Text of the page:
E-Commerce with an emphasis on Social Technologies
Back before the Internet, when you had a new personal or professional need, something out of the ordinary, did you stop and think, “Yikes, I don’t know who to call on this. Geez, who do I know that might know a trusted contractor? I know! I’ll call Joe. Joe knows EVERYone.” And if you reached Joe and he gave you a couple names, did you call those companies or those people based on Joe’s Word of Mouth referral BEFORE you pulled out the 5-pound phone book? Or did you go find the Yellow Pages® and say, “Hmmm, I wonder what category that kind of service would be listed under? Let’s see… ‘Cracks in the cement floor’…CR… No. Ah, here it is… ‘Cement Floors’ … I’m sure these guys fix cracks. Of course there might be a few butt cracks in view, but I’ll take the kids to McDonalds. Now, which one should I call? I like this logo…”
Sound familiar? It’s amazing that many readers won’t have had this experience. But I think most will. You called around, got a few quotes, got a read on how friendly they sounded, how smart they seemed, how soon they could come, etc., lots of data-points in as few calls as possible. Then you made a decision based on intuition and called back the selected company or person and hoped for the best. Let’s face it – unless we had domain experience with the subject at hand, we had no idea, right? That termite control company could have been spraying ICED TEA on the foundation for all we knew! And we had no recourse beyond telling 10 of our friends if they didn’t deliver.
Facebook status update: “I’ve got a new crack in the cement floor in the garage. I’m worried. What should I do?” Come back in an hour and you’ll have 15 Likes (what’s up with that!), a few sympathy comments, and three referrals to contractors, complete with names, phones, and short testimonials from trusted sources (well, okay – KNOWN sources). You might even have a link to their Facebook page or Website or Angie’s List where you can read their latest reviews.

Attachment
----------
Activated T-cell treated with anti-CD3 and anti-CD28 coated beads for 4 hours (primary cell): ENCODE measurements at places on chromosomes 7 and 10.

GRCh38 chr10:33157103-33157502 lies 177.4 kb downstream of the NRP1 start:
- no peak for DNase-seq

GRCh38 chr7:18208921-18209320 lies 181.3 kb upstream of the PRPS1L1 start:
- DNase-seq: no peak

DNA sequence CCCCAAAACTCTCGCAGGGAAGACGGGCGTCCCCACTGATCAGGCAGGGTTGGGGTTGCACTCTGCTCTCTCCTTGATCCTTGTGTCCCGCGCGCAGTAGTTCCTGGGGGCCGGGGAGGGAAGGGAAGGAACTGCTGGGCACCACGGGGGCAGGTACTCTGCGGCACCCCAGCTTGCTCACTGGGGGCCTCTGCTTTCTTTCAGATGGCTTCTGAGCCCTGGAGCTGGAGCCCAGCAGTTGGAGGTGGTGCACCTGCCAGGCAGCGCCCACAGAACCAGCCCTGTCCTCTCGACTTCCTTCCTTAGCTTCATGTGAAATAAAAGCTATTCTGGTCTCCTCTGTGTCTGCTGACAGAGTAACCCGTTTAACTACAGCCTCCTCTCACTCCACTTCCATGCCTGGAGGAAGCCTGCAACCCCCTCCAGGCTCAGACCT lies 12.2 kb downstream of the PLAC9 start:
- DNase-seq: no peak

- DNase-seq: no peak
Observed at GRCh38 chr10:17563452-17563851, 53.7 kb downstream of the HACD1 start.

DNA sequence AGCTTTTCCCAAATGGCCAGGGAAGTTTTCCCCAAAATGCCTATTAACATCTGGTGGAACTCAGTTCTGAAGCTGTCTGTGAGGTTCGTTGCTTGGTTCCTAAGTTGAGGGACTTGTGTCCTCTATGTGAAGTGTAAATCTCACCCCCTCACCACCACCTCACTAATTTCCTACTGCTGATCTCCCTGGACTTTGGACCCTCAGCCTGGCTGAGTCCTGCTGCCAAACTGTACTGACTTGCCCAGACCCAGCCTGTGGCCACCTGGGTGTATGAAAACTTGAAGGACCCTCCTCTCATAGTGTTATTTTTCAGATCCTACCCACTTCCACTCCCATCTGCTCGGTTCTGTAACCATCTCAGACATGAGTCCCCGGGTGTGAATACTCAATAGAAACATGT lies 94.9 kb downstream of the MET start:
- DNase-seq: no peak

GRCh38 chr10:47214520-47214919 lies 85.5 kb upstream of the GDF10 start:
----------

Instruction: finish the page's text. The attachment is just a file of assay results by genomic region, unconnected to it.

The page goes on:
Question: Do you need to go to Google at that point? And if you do, do listings of other potential providers carry more weight than the Word of Mouth referrals? I doubt it. You might make a mental note, but you’ll call the referrals first, won’t you?
And when the selected contractor comes out, would you mention the relationship with the person that referred you? You betcha! Why? Well, it’s just good business practice, right? Build relationship with people, identify people, places, and things in common, build a common bond. Doesn’t that build in some accountability? On BOTH sides? The contractor can’t treat you wrong for fear of it getting back to the original source and spoiling that source of business. And you can’t treat the contractor poorly for fear of spoiling your trusted relationship. Transparency and Light have a tendency of cleaning things up, don’t they?
If you are doing a great job building relationship with your customers, if you’re establishing a reputation as a recognized expert in your field, and if you’re building up your community, assuming you have something of value that is priced right, you should have plenty of people calling you. (See Chris Paradiso as an example.) And so the news of Google entering your market should drive you to be even better, to work harder at driving out costs for your customers, to be more efficient, to add more value, and above all, to avoid selling on price at all costs.
On the flip side, if you are a direct writer selling on price alone … “15 minutes will save you 15% or more” … .
Awesome Agent Coach Ryan Hanley’s Blog
with a spot-on Comment by astute observer Terry Golesworthy
Does Social really trump Search?
Should direct writers be sounding the air-raid siren?